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Critically Speaking

Apr 14, 2021

Most of us take for granted that the seafood we eat is healthy and better for the atmosphere.  But there are hidden costs in our increasing consumption of seafood that we don’t see.  Why?  Because these costs are accrued on the high seas and under the sea, where few journalists endeavor to cover them.  Sea slavery, overfishing, pollution, and loss of revenue for people already struggling to make a living are extensive, but not well known.  Pulitzer Prize-winning New York Times investigative reporter Ian Urbina has seen these horrors firsthand and talks with us today about his book “The Outlaw Ocean” and his foundation of the same name.



 Key Takeaways:

  •  Approximately 50 of our seafood is farmed, and the other 50 percent arrives to consumers via practices involving human abuse and serious environmental damage. 
  • Much of the farmed fish eat fish-meal that is derived from massive overfishing of fish less desirable for eating (but nonetheless ecologically important) and other species, such as whales, sharks, turtles) caught up in the fishing process.  Cooked, ground up, and used to feed the farmed fish.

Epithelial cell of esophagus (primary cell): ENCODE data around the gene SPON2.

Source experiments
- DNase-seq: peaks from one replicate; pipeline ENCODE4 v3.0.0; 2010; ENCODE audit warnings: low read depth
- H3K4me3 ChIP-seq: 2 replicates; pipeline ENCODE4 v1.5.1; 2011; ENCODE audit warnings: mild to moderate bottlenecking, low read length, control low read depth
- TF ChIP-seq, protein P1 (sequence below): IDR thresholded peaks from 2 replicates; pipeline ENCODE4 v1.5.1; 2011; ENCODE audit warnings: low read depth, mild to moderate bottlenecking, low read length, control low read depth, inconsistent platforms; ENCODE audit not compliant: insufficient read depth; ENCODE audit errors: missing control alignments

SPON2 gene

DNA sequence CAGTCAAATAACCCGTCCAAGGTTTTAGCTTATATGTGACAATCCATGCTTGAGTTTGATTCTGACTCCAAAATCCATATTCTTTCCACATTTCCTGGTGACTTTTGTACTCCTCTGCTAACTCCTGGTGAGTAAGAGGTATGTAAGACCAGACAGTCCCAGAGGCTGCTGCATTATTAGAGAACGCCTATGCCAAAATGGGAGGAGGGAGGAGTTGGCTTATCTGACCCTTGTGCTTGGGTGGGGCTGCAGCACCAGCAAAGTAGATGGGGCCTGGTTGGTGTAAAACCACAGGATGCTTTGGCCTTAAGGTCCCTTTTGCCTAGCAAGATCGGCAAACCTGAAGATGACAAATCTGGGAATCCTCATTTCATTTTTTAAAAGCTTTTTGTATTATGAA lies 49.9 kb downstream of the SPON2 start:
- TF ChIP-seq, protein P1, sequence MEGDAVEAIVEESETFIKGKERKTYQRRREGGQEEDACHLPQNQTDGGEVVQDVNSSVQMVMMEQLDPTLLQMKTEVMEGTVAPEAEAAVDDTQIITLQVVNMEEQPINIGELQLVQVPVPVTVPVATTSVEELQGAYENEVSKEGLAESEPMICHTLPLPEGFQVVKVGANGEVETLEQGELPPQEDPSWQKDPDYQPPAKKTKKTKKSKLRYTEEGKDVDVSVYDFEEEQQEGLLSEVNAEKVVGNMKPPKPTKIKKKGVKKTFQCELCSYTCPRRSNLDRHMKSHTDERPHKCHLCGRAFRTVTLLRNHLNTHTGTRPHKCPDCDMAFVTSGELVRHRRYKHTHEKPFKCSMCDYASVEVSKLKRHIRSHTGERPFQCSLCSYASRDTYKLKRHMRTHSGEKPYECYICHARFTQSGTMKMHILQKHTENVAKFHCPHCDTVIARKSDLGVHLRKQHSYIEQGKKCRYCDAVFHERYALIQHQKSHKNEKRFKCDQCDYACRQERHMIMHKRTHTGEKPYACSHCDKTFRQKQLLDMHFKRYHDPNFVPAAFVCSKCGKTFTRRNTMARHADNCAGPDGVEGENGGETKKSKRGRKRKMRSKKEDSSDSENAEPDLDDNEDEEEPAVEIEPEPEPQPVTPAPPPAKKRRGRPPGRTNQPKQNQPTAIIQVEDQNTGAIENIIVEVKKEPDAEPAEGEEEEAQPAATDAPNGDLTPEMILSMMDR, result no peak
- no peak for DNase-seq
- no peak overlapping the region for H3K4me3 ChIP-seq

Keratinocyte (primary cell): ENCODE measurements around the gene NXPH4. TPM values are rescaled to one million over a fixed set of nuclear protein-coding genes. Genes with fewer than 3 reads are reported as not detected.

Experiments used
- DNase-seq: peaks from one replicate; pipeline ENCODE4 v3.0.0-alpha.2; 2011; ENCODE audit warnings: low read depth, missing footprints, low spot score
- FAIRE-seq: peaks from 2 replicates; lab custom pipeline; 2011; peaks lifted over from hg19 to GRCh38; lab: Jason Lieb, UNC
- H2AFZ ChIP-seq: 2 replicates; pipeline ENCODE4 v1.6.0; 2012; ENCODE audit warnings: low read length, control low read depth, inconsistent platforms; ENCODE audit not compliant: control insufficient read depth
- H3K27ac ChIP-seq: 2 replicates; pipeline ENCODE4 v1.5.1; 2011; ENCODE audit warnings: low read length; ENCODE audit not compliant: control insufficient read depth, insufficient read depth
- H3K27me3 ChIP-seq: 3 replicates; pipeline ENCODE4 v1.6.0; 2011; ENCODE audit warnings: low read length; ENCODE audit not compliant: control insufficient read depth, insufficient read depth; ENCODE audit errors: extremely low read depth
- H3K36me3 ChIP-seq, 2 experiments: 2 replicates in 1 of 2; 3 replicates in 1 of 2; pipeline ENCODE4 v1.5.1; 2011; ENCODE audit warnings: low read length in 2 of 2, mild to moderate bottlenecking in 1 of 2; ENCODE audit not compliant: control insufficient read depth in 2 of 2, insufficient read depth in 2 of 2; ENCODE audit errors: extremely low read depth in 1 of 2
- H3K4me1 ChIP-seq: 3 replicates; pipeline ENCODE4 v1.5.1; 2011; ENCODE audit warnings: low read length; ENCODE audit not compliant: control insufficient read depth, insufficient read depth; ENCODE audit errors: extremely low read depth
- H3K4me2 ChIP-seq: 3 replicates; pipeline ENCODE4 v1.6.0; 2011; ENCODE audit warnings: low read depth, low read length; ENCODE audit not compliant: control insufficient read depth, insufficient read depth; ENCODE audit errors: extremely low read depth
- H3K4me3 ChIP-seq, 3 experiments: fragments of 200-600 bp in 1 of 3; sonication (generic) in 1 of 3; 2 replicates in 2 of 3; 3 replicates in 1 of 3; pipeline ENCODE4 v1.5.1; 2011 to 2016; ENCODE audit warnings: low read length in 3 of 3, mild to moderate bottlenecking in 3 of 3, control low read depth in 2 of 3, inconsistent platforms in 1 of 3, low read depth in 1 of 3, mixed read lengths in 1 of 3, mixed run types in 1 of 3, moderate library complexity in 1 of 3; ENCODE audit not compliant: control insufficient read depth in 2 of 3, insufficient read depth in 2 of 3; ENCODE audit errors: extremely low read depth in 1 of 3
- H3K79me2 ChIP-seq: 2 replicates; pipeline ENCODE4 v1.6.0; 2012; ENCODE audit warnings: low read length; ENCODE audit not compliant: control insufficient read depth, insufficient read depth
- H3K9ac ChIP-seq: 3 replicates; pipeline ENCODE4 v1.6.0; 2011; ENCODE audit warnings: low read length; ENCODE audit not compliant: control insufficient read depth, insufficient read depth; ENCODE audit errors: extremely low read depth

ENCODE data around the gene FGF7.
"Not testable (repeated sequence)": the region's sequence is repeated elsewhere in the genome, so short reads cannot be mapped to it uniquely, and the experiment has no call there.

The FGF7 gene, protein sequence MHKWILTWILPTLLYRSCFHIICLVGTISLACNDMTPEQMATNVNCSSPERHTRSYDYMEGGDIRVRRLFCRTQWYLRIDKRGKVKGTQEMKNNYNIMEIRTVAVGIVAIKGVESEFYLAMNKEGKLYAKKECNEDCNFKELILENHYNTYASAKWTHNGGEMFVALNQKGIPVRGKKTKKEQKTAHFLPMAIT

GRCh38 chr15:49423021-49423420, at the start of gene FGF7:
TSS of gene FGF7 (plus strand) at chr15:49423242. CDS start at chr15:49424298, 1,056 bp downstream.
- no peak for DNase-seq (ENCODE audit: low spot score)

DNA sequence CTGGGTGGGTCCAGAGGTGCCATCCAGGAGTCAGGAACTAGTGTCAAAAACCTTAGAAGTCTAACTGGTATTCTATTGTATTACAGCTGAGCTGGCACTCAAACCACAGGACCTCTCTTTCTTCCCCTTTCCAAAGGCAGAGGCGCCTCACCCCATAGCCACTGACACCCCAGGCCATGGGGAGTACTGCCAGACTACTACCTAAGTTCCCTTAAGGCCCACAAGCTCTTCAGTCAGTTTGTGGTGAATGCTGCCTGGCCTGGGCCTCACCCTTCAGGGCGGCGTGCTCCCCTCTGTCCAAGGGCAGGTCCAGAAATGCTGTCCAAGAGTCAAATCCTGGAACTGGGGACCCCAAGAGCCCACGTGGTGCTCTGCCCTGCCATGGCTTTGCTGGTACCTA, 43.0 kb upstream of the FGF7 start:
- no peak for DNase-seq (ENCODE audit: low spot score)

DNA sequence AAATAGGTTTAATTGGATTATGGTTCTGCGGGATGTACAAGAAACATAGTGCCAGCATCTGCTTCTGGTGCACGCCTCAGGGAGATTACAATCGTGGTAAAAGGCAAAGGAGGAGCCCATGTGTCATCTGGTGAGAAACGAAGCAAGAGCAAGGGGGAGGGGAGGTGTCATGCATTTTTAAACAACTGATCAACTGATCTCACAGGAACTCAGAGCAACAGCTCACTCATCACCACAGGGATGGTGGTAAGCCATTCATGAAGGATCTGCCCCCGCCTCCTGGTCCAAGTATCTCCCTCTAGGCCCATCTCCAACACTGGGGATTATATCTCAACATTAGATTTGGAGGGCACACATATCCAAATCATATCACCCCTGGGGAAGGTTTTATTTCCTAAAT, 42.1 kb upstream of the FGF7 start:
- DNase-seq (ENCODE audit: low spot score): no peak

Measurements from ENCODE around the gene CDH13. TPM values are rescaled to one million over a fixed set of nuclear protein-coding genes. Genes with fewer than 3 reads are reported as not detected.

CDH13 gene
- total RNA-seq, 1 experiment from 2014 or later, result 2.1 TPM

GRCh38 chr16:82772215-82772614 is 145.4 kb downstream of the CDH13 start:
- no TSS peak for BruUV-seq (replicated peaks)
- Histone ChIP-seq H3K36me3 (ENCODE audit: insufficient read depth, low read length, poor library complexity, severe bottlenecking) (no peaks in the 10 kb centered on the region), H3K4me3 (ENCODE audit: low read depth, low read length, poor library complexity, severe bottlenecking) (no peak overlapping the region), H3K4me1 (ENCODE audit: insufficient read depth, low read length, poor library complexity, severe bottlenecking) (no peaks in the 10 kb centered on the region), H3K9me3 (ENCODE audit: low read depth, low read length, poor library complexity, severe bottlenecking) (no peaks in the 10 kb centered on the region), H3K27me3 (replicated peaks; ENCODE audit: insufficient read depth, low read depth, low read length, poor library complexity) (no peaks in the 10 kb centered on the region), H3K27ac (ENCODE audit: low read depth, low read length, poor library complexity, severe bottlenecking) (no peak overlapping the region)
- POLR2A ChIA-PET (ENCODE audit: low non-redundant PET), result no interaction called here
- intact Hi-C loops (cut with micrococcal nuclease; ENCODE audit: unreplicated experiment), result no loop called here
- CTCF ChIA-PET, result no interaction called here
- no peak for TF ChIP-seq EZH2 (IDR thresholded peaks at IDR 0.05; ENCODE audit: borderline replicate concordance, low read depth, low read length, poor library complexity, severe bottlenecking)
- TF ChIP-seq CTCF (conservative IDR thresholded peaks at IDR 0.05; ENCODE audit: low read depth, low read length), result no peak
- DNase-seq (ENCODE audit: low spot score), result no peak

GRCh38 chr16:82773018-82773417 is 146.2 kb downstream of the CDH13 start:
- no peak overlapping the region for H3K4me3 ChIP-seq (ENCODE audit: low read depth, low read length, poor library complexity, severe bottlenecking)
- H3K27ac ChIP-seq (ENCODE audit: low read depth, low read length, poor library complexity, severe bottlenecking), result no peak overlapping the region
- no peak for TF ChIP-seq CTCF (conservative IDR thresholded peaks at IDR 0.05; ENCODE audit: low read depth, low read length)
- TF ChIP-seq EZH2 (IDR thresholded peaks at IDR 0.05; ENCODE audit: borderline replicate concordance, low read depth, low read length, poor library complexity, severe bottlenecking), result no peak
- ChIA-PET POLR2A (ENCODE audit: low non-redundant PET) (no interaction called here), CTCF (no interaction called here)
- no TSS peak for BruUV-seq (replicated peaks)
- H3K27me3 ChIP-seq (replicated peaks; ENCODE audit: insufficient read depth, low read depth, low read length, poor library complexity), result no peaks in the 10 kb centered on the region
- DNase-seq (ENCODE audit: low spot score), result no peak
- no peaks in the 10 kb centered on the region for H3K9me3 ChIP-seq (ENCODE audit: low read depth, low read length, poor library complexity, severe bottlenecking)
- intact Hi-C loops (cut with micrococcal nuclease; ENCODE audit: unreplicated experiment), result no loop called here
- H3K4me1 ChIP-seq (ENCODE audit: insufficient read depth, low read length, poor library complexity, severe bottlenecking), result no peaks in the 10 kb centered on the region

• We tend to think about greenhouse gases as being the driver of global change, but these practices are wreaking severe havoc on the planet, underwater.
  • Human abuse and slavery are often involved in the fleets that harvest from the sea.  Invisible people, disposable people.
  • Because all of the above take place out of sight, the damage usually goes unseen for lack of journalistic coverage.  It’s expensive to document but critical that it’s brought to light.


"There is a dark irony to aquaculture and raising fish on land and in pens. It was meant, and supported for many years by environmentalists, as a way to slow the rate of depletion of the wild fish. Now, because those aquaculture fish are being fed pelletized wild-caught fish, it's actually speeding up the rate of ocean depletion." —  Ian Urbina


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Twitter: @CritiSpeak




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